“During the bank’s 68-year history, an American has always headed the institution, while the top job at its sister organization, the International Monetary Fund (IMF), traditionally goes to a European. But emerging economies have recently been contesting that informal arrangement at both the IMF and the World Bank and presenting their own candidates.” (Source: VOA)

Although, some of the Bank’s 187 members have expressed concern that Kim lacks the requisite financial acumen to head the institution, other view his tenure as the director of the World Health Organization and a co-founder of global non-profit Partners in Health as vital to his understanding of the needs of the countries to which the World Bank provides financial and technical assistance.

President Paul Kagame of Rwanda gave a ringing endorsement of Kim, as he reflected upon the dedicated support he provided in helping Rwanda to restore its health system. He went so far as to say, “Kim is a true friend of Africa and well known for his decade of work to support us in developing an efficient health system in Rwanda."

When Kim headed the World Health Organization he successfully implemented a program to increase access to affordable HIV drugs in the developing world.  He was tenacious in his efforts to extend treatment for HIV and AIDS to over 7 million people in developing nations.

Kim’s nomination has become controversial, with opponents angered by the upset of the pro forma appointment of wealthy nominees being selected to lead the institution, and in the process enrich themselves and their cronies; and proponents who believe that it is time for a new selection process and applaud the US' bold move in nominating an unlikely candidate.

It is fitting that President Obama would take the bold step of appointing an outsider to ‘change’ an entrenched culture and reform an organization which has lost sight of its mission to assist countries better support and improve the lives of their citizenry.

Kim will begin his five-year tenure in July 2012.

Haiti Rocked by Political Earthquake

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Ayanna Nahmias, Editor-in-ChiefLast Modified: 23:01 PM EDT, 24 February 2012

PORT-AU-PRINCE, Haiti — Haitian Prime Minister Garry Conille abruptly resigned Friday after less than five months. He didn’t provide an explanation for his departure when he submitted his letter of resignation to President Michel Martelly.

According to the Associated Press, “Conille, a physician who previously served as an aide to Bill Clinton in the former U.S. president's role as U.N. envoy to Haiti, was ratified by the opposition-dominated Parliament in October after Martelly's two previous picks for prime minister failed to win support from lawmakers, delaying the formation of a government by about five months.”

In a statement Conille said, "I feel obliged to present to you my resignation as Prime Minister of the Government of the Republic of Haiti. Please accept, Mr. President of the Republic, the assurance of my patriotic sentiments."

Some people suspect that Conille's resignation may be the result of escalating disagreements with Martelly and his inner circle as well as other Parliamentary officials. Conille’s resignation is another blow to a nation still recovering from devastating earthquakes that rocked the country in January of 2010. The catastrophic effects of the quake exacerbated the preexisting and endemic problems of poverty and instability.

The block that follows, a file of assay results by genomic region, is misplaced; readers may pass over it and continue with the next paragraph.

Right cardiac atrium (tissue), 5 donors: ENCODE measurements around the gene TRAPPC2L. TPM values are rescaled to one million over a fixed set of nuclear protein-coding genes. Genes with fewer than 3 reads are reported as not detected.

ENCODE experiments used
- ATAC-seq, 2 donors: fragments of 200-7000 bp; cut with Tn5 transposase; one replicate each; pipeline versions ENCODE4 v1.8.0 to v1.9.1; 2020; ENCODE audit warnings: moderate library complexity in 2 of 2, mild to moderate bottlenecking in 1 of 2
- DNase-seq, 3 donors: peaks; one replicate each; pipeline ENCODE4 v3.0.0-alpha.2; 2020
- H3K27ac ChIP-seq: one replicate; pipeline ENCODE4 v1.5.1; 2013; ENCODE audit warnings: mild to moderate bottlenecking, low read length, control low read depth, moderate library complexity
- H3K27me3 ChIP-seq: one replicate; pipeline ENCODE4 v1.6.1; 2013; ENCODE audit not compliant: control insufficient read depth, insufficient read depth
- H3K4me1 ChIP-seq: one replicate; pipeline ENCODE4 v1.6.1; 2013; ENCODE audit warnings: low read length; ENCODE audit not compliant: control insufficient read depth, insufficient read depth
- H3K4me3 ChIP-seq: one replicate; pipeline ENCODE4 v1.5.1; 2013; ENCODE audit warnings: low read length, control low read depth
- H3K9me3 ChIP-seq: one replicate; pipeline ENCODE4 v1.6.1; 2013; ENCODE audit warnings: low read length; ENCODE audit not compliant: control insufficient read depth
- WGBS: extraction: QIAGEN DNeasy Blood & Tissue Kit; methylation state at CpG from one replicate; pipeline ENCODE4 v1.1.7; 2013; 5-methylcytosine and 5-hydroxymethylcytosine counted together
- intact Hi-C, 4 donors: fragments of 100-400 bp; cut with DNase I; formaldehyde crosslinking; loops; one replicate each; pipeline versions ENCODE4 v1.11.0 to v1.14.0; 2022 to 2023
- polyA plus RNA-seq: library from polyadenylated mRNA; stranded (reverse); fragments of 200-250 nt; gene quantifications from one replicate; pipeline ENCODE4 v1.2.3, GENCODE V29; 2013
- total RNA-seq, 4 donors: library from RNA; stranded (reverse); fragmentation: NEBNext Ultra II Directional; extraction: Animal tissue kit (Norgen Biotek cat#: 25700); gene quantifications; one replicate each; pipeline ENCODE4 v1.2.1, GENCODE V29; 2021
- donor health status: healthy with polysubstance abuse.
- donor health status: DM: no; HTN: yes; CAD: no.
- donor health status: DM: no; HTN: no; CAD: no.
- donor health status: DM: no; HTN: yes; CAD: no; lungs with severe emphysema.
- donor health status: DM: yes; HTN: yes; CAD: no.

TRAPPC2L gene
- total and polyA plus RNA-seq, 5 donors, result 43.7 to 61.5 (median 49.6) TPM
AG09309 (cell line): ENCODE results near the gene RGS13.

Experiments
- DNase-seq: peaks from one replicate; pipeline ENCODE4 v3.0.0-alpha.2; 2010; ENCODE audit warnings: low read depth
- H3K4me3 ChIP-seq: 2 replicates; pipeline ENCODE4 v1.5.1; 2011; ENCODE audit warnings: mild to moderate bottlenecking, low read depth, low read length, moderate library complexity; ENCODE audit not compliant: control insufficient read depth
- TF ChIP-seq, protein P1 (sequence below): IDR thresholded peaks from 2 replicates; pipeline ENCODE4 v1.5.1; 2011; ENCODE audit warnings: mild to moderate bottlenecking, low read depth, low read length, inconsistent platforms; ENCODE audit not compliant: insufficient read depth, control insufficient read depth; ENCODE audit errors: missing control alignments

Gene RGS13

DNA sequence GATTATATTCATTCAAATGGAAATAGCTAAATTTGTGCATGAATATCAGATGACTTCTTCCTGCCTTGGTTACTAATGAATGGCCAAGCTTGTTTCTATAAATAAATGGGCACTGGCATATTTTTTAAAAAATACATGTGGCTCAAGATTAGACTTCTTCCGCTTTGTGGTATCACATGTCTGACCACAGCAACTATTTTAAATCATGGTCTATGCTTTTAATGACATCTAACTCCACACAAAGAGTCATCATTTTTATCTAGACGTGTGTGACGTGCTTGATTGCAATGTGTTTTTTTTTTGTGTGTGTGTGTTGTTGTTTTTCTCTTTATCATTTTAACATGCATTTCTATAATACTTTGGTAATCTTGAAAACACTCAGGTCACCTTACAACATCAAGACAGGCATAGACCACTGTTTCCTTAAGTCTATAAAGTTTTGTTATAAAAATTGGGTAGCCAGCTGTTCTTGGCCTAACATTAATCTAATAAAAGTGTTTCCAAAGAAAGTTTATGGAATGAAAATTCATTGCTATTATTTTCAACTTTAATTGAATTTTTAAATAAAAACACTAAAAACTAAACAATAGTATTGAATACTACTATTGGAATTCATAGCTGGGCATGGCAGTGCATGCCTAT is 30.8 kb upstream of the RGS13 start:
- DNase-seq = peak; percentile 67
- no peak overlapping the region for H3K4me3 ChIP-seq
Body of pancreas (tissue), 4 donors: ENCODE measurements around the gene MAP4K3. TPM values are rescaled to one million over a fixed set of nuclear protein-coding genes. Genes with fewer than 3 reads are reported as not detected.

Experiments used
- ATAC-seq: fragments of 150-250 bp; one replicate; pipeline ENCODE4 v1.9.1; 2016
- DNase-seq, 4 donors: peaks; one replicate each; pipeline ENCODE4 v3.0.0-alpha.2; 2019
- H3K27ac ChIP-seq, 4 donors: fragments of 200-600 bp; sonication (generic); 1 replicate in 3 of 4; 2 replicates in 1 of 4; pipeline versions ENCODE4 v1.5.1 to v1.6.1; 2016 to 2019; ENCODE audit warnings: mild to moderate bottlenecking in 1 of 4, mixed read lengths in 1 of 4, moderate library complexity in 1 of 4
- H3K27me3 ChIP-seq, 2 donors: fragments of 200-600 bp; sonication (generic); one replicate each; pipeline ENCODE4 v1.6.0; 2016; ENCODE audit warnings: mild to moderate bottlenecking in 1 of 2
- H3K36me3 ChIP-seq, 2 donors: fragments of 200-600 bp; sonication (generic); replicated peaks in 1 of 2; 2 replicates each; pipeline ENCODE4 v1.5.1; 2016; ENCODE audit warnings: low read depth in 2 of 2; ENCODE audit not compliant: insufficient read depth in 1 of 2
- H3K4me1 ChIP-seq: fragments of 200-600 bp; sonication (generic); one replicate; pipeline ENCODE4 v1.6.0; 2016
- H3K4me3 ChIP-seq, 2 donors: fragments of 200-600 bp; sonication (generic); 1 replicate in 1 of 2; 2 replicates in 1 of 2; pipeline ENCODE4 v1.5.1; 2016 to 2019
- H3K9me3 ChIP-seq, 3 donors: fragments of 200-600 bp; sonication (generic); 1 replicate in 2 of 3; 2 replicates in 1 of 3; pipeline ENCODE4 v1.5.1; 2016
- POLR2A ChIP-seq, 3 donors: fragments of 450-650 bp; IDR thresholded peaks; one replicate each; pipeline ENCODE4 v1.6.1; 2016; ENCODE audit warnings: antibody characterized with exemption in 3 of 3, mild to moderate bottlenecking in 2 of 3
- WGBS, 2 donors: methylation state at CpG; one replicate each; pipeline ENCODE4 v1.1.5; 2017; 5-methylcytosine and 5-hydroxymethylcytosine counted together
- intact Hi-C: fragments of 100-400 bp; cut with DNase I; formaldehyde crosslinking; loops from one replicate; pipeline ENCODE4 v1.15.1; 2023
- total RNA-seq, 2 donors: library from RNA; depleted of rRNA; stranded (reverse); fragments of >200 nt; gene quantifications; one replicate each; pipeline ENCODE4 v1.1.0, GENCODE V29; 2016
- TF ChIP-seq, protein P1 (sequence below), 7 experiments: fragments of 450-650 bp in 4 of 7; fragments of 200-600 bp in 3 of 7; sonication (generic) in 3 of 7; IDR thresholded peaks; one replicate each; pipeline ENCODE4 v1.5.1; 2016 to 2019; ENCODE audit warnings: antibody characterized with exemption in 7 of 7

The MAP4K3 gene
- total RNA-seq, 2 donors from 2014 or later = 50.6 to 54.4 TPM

This latest crisis, which is viewed by many Haitian experts as another case of self-sabotage, will cripple the ability of the Haitian government to overcome the enormous challenges it faces in trying to rebuild the infrastructure of the country.

After the 2010 earthquake, people from around the world pledged in excess of $4.5 billion in aid but only half of this amount has been released. Because the new Haitian government has been preoccupied with one crisis after another, it hasn’t had the opportunity to focus on the management of reconstruction efforts.

With the departure of the prime minister and the uncertainty of when President Martelly will appoint a new official or how long it will take the person to be confirmed; existing donors may be reticent to honor their pledges, which would further hamper reconstruction efforts.

One of the donors, the World Bank-run Haiti Reconstruction Fund, has more than $100 million on hold pending the government's approval of projects to be carried out in a transparent and coordinated manner.

Many, including the head of the United Nations peacekeeping mission in Haiti, Mariano Fernandez, said in a statement issued on Friday that Conille’s departure signifies to the world that a rift has occurred in Haiti government that is to the detriment of the country.

After years of brutal dictatorships and political instability, it was hoped that the democratically elected Martelly would be able to lead Haiti into a new era of economic growth, self-sufficiency, and political stability.

Unless this situation is resolved quickly, it will affect legislative and local elections which fall under the purview of the Prime Minister who is responsible for scheduling these elections. The terms of 10 senators, or one of third of the Upper Body, are slated to expire this year.

Nollywood | Bollywood

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Ayanna Nahmias, Editor-in-ChiefLast Modified: 14:14 PM EDT, 25 January 2012

NIGERIA - Lagos is one of the most populace cities in Africa. It is also the seat of the Nigerian film industry which began in 1992 and is known as Nollywood. It is the third largest film industry in the world after India's Bollywood and Hollywood in the U.S. Nollywood produces 2,500 films a year most for under $15,000.